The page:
B.C. Representative for Children and Youth Jennifer Charlesworth (Black Press files)
B.C. watchdog says mentally ill children and youth retraumatized in hospital

The number of children held under the Mental Health Act has increased an alarming 162 per cent in past decade

(Pixabay photo)
‘Cocaine bananas’ arrive at Kelowna grocery stores after mix up from Colombia: RCMP

Kelowna RCMP recently concluded an international drug investigation after finding cocaine in local grocers’ banana shipments in 2019

A new video from NCCIH and BC Northern Health titled ‘Healing in Pandemic Times: Indigenous Peoples, Stigma and COVID-19’ was animated by Joanne Gervais. (Photo Provided By: NCCIH Archives)
VIDEO: Stigma against Indigenous people is a ‘social sickness’

A new short animated video is aiming to educate the public on the stigmatization

A pinniped was attacked by an unseen predator off the shores of Dallas Road Monday night. (Courtesy of Steffani Cameron)
VIDEO: Seal hunting, not being hunted in video shot off Victoria waterfront

Victoria woman captures footage of pinniped activity off Dallas Road

Prime Minister Justin Trudeau provides an update on the COVID-19 pandemic from Rideau Cottage in Ottawa on Tuesday, Jan. 11, 2021. THE CANADIAN PRESS/Sean Kilpatrick
Prime Minister Justin Trudeau provides an update on the COVID-19 pandemic from Rideau Cottage in Ottawa on Tuesday, Jan. 11, 2021. THE CANADIAN PRESS/Sean Kilpatrick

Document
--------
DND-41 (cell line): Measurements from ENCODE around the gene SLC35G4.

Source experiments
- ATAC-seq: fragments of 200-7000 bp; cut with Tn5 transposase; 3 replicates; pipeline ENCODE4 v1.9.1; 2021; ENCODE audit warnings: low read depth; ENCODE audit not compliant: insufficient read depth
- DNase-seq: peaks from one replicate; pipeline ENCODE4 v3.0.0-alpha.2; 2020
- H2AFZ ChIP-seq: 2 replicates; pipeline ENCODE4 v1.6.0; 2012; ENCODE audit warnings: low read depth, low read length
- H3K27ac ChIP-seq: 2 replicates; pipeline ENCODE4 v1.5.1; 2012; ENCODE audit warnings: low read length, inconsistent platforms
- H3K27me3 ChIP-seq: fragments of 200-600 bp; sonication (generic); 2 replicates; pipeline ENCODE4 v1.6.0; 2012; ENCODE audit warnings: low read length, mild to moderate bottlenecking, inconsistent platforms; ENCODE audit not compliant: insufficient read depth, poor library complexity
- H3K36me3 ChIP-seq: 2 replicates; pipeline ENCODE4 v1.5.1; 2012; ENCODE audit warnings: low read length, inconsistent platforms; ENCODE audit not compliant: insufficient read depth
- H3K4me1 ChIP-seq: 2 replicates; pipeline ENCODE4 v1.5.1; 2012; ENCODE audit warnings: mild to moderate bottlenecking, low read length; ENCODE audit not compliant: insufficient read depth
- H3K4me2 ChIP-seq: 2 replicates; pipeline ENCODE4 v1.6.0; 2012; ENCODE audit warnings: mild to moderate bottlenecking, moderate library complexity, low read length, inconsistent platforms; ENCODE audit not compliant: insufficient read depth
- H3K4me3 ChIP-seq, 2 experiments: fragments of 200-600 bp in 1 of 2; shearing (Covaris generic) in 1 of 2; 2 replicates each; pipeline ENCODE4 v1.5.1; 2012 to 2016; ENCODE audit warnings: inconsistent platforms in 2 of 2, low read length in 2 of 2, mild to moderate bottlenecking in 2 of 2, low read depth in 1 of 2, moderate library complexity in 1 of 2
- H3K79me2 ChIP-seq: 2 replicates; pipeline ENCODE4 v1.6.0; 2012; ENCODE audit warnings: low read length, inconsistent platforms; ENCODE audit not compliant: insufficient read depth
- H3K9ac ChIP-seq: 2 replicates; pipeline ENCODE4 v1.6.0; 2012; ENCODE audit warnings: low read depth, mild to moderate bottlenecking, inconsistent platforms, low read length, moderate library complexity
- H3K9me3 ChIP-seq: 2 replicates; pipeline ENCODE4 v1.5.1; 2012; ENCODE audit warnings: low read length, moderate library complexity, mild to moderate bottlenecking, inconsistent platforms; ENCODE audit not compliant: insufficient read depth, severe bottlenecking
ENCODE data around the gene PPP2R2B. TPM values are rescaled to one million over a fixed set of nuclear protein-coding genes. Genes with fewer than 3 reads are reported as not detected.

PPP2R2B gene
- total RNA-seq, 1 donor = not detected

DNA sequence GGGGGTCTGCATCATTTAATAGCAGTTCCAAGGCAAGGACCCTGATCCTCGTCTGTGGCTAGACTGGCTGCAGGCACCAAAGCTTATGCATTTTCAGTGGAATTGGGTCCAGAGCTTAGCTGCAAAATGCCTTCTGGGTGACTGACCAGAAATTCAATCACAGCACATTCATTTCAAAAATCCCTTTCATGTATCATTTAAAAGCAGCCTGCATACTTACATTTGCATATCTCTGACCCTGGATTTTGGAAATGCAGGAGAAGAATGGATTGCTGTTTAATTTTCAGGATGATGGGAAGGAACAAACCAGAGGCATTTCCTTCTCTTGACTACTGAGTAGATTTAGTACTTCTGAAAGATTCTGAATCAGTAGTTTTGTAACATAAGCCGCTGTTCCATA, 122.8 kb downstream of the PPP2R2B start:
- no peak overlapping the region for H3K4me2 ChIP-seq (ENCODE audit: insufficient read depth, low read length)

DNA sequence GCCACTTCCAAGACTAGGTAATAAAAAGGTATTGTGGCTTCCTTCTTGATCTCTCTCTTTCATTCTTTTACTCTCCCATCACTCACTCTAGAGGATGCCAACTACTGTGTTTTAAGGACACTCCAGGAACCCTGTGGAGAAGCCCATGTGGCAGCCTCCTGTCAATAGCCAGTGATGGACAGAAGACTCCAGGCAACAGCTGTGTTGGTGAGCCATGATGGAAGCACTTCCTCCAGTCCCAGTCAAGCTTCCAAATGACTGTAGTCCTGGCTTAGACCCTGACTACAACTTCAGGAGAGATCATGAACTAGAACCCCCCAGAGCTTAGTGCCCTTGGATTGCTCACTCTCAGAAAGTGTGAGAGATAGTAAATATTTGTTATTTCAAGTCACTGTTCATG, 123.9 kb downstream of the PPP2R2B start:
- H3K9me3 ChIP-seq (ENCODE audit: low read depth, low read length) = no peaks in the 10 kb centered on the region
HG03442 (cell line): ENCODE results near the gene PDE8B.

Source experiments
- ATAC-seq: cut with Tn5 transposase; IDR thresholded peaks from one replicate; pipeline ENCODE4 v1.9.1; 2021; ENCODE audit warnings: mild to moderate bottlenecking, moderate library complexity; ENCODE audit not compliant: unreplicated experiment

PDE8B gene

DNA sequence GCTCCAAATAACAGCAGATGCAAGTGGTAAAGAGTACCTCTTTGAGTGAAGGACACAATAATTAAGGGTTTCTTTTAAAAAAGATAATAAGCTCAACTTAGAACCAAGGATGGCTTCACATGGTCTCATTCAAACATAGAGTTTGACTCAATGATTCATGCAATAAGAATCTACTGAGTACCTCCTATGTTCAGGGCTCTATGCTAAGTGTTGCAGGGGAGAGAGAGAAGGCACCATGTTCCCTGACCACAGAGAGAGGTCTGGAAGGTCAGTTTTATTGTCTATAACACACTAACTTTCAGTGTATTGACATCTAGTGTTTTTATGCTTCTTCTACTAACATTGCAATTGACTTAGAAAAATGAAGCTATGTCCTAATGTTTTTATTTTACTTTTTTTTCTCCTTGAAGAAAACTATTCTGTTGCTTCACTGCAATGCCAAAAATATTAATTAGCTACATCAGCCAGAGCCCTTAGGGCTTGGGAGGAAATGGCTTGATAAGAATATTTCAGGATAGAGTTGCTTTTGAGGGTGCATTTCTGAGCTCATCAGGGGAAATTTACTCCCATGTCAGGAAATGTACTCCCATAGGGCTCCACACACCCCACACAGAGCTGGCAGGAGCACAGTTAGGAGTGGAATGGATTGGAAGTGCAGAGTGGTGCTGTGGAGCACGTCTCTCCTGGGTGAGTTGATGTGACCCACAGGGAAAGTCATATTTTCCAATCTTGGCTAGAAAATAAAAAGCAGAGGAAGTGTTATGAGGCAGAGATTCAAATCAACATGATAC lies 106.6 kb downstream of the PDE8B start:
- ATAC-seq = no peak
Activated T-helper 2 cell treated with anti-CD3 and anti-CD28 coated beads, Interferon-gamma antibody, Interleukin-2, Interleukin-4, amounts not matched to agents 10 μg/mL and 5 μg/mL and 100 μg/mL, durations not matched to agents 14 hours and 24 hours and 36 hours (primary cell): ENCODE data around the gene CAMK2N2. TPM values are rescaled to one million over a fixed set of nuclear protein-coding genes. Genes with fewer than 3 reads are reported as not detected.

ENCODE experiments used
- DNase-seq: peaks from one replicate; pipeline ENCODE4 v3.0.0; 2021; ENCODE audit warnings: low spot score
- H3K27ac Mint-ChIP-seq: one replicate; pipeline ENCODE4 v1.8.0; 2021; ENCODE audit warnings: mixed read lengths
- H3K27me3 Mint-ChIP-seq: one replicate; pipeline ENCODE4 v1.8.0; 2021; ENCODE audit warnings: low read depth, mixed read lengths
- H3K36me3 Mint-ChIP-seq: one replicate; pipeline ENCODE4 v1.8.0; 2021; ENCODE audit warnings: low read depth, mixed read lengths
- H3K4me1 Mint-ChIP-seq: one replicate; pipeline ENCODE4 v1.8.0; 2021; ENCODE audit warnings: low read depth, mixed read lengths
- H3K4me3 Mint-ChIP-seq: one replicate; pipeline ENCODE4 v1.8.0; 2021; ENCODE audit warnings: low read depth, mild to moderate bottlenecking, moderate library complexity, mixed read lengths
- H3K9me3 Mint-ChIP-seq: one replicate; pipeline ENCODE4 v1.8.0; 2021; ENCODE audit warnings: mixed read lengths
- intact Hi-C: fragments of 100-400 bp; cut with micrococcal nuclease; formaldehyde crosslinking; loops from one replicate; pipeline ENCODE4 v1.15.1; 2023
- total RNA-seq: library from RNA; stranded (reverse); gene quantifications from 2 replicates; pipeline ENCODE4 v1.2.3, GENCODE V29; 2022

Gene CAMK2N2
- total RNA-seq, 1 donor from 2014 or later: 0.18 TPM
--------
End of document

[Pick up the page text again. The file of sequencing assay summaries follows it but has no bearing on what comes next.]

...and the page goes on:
Trudeau vows to keep up the fight to sway U.S. on merits of Keystone XL pipeline

Canada’s pitch to the Biden team has framed Keystone XL as a more environmentally friendly project than original

The British Columbia Hotel Association (BCHA) sent out a sharply worded release late last week, in which it noted that the Tourism Industry Association of BC recently obtained a ‘legal opinion’ on the matter (Alex Passini photo)
Hotel associations push back against any potential ban on inter-provincial, non-essential travel restrictions

B.C. Premier John Horgan is seeking legal advice on banning non-essential travel

JaHyung Lee, “Canada’s oldest senior” at 110 years old, received his first dose of the COVID-19 vaccine on Thursday, Jan. 14, 2021. He lives at Amenida Seniors Community in Newton. (Submitted photo: Amenida Seniors Community)
COVID rapid tests in long-term care key during vaccine rollout: B.C. care providers

‘Getting kits into the hands of care providers should be a top priority,’ says former Health Minister

Island Health chief medical officer Dr. Richard Stanwick receives a first dose of Pfizer vaccine, Dec. 22, 2020. (B.C. government)
B.C. turns to second doses of COVID-19 vaccine as supplies slow

Pfizer shipments down until February, to be made up in March

B.C.’s Ministry of Advanced Education and Skills Training announced funding to train community mental health workers at four B.C. post-secondary institutions. (Stock photo)
B.C. funding training of mental health workers at four post-secondary institutions

Provincial government says pandemic has intensified need for mental health supports

Most Read